Our way of establishing correct playback speed is to establish the key in which the music was written and use a piano to play along with the record. The record's speed can then be altered via an electric turntable equipped with fine increments of pitch control until the sound 'fits' together. The turntable we use is a Technics SP-15 where the figures on the digital display indicate a percentage variation in speed from the standard 78rpm, e.g. +0.1 = 78.078 rpm. A change of roughly 5.5 % on this turntable is the equivalent in musical terms of transposition by a semitone.

There are a number of clues that aid us in pitching a record. Most obviously, the voice of the singer must sound natural, as must any instruments included in the accompaniment. If for example, the playback speed of a chosen side 'fits' into a key at both +3.0 and -2.5 we will usually be able to determine which sounds most natural, especially if we are familiar with other recordings of the singer in question.

 Other signs also provide valuable information but we usually use them to verify what our ears have already told us. Some examples are given below:

  • The recording apparatus used tended to be consistent during the course of that session, and therefore the playback speeds of records made on the same day also tend to be the same. Sequences and patterns quickly begin to emerge when one is working with a group of recordings and anomalies are easily identified. Every rule however has its exception, and it has been known for playback speed to change between records with consecutive matrix numbers and even between the beginning and end of one side! The 1936 recording that Marian Anderson made of Schumann's Der Nussbaum for HMV is one such example.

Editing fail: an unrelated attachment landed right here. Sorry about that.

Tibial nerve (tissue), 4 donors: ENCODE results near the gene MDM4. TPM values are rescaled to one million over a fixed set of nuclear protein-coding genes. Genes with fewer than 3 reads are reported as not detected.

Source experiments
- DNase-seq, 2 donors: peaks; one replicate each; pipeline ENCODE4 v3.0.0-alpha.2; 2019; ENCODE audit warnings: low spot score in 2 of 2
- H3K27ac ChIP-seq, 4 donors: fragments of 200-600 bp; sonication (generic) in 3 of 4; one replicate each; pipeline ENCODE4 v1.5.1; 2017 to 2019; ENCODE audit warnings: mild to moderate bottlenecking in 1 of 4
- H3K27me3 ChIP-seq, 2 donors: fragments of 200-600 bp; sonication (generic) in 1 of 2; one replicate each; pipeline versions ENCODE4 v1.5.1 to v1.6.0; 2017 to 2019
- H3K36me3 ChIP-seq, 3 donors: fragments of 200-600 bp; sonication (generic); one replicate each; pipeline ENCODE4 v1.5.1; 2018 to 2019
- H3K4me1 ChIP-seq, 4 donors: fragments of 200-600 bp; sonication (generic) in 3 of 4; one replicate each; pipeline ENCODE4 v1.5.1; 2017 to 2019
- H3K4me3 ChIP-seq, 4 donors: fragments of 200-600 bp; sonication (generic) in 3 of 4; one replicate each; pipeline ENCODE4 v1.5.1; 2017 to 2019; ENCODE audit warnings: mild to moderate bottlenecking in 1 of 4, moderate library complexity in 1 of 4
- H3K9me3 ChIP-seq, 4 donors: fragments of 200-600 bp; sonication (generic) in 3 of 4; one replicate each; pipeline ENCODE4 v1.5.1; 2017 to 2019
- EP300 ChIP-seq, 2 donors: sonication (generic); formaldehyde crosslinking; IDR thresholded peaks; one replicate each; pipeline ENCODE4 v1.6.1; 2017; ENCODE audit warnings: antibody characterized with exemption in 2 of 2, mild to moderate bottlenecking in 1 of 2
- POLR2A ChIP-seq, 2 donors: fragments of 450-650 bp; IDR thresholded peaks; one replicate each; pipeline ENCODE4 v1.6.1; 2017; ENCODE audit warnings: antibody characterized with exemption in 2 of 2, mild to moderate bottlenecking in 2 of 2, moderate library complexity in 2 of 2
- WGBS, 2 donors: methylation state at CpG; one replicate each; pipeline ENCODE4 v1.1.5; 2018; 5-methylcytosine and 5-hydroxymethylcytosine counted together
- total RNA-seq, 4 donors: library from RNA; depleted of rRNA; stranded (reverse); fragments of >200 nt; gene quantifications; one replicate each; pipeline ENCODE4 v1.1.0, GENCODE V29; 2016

• It is often known whether an artist was prone to transposing an aria up or down and whether their tessitura would enable them to reach the highest or lowest note we are hearing.
  • Basic musical principles regarding the relationship between the instrumental accompaniment and the key signature. Given that the lowest note on a guitar is an E, if we encounter a guitar accompaniment in which bass E-flats are frequently to be heard, it may mean that the record is running too slowly. 

The Transfer Session

Unlike other companies who tend to use modern electric pick ups to transfer their records we prefer to play our 78s using an acoustic horn gramophone. In doing this we produce a warm, vibrant and extremely lifelike sound which requires very little processing (only the worst clicks are removed) before issue. In fact the only 'electric' part of the whole playback process is the Technics SL-15 turntable which is used to ensure that the record is running at the correct speed.